The HSBC strategy is a curious one, as, about a year ago, it bought Nursing Home Fees Agency (NFHA). NHFA is an independent adviser which specialises in advising on equity release and other products typically designed for the over 60s. It will be interesting to see how HSBC’s equity release plans encompass both the NHFA and In Retirement Services, and how these two propositions will dovetail.

Looking at these new entrants, one thing is clear – there are plenty of opportunities for intermediaries offering a whole of market equity release service. While the presence of the RBS and HSBC will enhance the credibility and profile of the equity release market, each of the two banks is offering their customers a restricted service. They will only be offered a suitable solution from a single product provider. On the other hand, intermediaries have the freedom to select the appropriate product, lifetime mortgage or reversion scheme, from all those that are generally available in the mortgage market.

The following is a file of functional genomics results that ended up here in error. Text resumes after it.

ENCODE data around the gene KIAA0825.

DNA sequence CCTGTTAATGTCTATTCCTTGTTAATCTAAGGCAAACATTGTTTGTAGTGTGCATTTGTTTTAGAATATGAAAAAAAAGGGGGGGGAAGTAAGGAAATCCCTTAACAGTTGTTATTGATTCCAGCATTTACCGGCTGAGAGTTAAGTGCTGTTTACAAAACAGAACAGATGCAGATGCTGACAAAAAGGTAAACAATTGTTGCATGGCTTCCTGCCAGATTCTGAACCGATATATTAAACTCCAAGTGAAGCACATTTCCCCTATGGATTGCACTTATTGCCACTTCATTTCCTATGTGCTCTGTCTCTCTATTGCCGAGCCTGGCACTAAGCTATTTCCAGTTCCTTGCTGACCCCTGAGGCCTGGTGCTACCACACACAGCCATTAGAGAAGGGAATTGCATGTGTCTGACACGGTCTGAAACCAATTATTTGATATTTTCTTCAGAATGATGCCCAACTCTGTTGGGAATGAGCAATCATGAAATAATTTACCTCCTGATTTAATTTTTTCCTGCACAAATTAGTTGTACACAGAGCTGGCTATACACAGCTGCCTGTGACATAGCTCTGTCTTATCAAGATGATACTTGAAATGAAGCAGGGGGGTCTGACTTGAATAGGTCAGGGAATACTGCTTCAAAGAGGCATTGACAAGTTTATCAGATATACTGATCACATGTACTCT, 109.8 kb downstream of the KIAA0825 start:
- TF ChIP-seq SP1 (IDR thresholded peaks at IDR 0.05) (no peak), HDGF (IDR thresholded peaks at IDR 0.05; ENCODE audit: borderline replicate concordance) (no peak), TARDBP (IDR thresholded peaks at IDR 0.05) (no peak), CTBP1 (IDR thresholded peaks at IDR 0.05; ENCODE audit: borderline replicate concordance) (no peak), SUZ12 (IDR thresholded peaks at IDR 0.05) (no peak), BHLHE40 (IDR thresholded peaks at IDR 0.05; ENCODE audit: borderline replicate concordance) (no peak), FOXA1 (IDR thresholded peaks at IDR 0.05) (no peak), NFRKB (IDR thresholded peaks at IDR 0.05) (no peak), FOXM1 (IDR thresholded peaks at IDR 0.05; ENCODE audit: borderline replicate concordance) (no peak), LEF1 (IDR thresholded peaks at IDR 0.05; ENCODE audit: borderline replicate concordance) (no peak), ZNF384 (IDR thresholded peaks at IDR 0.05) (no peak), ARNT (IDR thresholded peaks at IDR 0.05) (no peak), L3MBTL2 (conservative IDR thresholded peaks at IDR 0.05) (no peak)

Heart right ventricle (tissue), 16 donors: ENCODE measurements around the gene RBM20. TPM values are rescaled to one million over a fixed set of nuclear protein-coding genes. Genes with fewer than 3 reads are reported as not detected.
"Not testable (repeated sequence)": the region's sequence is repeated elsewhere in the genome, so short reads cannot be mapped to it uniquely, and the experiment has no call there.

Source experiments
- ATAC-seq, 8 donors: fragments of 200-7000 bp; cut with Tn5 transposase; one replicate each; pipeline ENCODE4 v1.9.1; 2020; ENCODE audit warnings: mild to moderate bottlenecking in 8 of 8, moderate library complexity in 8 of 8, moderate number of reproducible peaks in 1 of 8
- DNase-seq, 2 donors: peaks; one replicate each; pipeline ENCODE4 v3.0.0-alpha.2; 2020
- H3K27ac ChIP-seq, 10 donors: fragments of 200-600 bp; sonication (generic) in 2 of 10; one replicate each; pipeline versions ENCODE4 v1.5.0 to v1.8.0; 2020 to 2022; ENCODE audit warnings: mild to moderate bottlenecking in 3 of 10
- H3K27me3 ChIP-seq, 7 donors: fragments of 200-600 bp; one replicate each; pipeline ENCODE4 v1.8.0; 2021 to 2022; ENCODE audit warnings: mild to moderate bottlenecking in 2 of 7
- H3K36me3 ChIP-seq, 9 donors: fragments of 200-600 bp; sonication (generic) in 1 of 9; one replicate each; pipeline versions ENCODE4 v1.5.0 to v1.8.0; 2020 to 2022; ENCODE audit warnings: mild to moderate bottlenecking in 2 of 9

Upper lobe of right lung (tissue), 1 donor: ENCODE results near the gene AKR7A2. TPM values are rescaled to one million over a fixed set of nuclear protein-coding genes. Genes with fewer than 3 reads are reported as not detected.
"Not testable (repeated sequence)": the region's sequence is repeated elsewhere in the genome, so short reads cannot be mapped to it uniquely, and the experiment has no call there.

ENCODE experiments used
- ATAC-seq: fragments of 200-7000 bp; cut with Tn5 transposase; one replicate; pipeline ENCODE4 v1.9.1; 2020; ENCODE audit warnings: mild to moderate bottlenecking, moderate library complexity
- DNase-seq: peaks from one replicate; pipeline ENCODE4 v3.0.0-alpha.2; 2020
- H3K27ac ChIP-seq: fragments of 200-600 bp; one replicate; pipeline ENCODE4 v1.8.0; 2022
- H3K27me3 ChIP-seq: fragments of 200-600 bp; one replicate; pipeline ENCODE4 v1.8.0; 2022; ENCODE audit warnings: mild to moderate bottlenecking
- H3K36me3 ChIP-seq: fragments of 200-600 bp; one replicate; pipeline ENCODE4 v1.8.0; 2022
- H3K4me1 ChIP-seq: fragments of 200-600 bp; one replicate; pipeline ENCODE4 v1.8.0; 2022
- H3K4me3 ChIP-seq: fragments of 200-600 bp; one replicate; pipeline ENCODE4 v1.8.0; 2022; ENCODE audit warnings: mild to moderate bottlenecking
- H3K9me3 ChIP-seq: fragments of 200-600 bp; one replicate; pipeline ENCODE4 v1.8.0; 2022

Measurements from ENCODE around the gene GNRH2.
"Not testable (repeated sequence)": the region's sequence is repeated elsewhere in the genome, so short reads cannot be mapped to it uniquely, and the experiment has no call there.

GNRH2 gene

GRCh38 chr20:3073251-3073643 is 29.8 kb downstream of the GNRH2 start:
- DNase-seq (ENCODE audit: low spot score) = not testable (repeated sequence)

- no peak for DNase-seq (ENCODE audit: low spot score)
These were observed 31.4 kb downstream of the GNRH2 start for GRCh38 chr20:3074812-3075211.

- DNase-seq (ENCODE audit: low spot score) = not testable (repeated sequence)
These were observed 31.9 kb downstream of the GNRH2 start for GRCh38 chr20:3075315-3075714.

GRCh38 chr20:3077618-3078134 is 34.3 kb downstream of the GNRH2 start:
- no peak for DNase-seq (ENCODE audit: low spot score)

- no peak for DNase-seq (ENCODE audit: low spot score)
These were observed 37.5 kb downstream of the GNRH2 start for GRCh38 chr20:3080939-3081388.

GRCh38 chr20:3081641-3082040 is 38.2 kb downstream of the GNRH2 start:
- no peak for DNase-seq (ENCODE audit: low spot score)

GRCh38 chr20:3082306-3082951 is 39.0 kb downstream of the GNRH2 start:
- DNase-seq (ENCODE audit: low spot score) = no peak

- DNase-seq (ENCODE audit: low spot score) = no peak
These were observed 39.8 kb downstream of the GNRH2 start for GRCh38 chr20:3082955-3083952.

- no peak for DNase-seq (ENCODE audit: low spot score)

This means the intermediary has a significant advantage over the banks. If they are recommending a lifetime mortgage, they can select the most appropriate from about 15 product providers. This gives choice of maximum loan-to-value, interest rate and further lending terms and conditions, plus many other criteria.

Changes

Product design

In the last five or six years the equity release market has seen many significant changes that have benefited intermediaries and customers alike. Recent enhancements include the increase in number of product providers, improved product design and, for lifetime mortgages, competitive fixed rates. FSA regulation and the ‘Treating Customers Fairly’ (TCF) principles mean that customers have ‘never had it so good’. But there is always room for improvement. I think this will come from enhanced product design. Many of today’s product providers are smaller organisations such as New Life and Just Retirement, who have proved that one of their competitive advantages is product design and fast product development.